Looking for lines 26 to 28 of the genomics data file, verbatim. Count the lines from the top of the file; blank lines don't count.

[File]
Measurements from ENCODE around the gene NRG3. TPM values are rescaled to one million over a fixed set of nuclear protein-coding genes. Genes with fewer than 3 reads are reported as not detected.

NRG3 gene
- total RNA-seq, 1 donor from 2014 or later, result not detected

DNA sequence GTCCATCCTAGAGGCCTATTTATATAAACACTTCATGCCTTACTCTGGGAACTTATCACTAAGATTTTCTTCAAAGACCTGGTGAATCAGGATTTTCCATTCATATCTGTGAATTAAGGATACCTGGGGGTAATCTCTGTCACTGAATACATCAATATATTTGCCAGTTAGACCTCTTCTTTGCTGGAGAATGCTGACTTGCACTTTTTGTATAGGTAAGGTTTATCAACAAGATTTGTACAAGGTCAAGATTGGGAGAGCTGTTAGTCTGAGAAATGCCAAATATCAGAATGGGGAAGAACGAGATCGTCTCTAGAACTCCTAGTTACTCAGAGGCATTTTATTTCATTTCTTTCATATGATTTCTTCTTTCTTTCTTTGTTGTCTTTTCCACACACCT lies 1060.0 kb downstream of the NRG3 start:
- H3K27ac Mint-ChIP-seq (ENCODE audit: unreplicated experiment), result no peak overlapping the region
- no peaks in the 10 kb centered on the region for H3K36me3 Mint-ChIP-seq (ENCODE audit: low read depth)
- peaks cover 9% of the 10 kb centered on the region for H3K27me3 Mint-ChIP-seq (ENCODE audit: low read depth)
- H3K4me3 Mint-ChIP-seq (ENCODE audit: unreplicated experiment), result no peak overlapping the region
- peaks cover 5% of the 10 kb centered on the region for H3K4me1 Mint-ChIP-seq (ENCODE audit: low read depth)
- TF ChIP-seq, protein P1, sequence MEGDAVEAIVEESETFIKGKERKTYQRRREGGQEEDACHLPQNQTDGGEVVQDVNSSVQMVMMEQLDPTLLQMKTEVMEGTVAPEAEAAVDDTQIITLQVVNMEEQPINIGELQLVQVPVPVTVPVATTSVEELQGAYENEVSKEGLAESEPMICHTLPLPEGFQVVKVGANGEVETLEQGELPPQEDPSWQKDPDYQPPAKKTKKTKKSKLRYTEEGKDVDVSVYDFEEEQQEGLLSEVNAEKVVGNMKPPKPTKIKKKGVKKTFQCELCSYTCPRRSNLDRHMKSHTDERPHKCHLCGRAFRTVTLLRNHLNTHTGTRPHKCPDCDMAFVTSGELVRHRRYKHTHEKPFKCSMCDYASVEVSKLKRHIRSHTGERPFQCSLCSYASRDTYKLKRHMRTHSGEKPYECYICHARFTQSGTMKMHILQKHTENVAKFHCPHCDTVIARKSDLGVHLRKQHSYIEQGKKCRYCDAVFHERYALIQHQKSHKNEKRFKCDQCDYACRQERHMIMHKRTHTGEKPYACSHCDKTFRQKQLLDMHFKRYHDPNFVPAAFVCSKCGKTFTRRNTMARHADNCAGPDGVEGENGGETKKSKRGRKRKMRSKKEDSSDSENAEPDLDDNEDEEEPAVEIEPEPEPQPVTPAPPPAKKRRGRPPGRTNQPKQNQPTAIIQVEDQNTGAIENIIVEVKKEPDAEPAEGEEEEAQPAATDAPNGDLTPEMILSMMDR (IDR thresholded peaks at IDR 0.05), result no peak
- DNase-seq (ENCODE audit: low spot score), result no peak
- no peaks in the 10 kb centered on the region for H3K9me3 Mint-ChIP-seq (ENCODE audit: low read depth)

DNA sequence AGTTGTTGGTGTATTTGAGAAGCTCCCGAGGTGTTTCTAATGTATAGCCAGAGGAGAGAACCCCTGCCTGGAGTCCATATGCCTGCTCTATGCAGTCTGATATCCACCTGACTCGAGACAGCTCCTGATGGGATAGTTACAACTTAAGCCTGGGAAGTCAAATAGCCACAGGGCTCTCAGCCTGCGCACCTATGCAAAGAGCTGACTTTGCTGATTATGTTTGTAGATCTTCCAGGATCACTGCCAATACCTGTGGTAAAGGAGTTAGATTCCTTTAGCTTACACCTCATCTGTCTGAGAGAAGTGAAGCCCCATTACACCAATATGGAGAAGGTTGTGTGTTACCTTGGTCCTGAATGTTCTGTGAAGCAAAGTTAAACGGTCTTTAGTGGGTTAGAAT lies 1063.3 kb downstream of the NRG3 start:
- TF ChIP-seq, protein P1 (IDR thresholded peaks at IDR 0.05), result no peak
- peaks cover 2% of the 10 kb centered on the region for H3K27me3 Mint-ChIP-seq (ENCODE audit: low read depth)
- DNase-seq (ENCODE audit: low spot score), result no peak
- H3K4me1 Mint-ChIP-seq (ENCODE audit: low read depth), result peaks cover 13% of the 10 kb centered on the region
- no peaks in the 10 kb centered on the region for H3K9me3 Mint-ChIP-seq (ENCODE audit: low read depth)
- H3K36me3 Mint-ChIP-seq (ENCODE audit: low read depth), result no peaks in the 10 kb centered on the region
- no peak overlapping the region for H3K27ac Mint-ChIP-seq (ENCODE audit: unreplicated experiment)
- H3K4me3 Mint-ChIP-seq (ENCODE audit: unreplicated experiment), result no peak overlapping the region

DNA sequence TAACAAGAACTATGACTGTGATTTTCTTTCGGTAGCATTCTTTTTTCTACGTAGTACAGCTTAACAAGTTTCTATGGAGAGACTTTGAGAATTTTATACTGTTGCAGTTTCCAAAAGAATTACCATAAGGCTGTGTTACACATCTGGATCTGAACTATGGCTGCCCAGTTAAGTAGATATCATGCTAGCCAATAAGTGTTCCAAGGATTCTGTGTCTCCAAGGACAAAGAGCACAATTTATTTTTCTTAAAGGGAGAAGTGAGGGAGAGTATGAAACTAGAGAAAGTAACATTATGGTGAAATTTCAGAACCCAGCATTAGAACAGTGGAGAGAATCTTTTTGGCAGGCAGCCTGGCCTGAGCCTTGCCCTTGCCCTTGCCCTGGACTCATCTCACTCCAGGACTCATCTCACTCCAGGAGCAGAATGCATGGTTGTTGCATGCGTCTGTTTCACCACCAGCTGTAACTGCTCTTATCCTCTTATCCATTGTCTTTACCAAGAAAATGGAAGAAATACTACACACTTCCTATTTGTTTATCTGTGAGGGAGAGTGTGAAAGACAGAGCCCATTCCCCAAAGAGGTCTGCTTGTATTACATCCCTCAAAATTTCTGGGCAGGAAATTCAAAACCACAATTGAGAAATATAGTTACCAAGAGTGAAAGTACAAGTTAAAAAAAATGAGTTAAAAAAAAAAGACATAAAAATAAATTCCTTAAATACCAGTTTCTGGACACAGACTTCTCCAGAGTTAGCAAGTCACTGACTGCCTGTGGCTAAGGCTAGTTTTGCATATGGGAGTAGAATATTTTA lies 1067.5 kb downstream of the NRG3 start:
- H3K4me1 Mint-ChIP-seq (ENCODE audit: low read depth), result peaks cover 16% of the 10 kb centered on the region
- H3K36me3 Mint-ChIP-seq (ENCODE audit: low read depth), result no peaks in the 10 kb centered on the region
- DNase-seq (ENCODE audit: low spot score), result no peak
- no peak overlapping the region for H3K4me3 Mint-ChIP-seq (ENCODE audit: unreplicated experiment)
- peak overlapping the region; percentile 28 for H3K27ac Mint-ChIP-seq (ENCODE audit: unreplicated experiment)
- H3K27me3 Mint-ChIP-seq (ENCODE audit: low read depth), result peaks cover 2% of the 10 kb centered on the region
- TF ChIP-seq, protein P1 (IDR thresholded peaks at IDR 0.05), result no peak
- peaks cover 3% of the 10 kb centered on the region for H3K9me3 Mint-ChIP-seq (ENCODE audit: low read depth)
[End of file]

- no peak overlapping the region for H3K4me3 Mint-ChIP-seq (ENCODE audit: unreplicated experiment)
- peak overlapping the region; percentile 28 for H3K27ac Mint-ChIP-seq (ENCODE audit: unreplicated experiment)
- H3K27me3 Mint-ChIP-seq (ENCODE audit: low read depth), result peaks cover 2% of the 10 kb centered on the region